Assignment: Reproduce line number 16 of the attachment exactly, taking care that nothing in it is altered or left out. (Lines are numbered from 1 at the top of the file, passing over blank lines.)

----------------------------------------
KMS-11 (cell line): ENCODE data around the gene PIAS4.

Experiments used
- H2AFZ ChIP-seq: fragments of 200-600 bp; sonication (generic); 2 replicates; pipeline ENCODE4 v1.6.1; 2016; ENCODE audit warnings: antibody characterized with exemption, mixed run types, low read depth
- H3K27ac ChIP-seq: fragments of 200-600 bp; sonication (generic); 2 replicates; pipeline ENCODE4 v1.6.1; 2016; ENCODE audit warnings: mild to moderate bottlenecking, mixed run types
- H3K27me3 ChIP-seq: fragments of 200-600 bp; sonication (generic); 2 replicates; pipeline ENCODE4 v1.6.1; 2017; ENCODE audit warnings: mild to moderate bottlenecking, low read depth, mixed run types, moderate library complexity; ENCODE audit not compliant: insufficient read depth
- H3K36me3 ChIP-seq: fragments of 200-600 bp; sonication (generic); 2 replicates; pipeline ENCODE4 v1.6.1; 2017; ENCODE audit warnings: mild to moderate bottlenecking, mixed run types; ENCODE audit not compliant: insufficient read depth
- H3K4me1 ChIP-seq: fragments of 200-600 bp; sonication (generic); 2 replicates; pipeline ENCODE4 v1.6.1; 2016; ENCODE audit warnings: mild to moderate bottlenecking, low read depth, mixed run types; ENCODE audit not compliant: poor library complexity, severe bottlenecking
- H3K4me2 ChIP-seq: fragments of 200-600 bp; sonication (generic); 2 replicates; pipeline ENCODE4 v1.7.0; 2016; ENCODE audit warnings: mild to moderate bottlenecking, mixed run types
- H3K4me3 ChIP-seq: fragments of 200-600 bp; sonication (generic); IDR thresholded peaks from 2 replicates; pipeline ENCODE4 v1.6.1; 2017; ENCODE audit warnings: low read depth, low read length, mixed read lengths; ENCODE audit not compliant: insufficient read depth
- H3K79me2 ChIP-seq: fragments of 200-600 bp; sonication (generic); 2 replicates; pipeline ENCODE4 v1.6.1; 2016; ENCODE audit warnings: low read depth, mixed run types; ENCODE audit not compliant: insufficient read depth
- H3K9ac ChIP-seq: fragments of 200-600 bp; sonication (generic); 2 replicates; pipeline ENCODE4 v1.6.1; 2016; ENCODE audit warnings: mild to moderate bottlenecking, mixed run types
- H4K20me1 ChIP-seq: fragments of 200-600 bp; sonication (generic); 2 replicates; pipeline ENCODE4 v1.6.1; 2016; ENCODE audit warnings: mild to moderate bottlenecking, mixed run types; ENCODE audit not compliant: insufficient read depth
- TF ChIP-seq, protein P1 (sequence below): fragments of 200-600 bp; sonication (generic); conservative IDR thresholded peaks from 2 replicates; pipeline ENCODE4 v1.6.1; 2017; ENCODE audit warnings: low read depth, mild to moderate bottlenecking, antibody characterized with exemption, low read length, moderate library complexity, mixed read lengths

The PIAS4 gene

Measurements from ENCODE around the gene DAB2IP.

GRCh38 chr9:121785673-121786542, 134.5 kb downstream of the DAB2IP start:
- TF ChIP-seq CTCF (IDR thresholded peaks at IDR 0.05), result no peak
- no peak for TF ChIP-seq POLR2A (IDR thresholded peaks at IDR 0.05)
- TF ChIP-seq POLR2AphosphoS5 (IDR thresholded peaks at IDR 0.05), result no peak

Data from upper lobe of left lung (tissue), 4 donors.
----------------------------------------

GRCh38 chr9:121785673-121786542, 134.5 kb downstream of the DAB2IP start: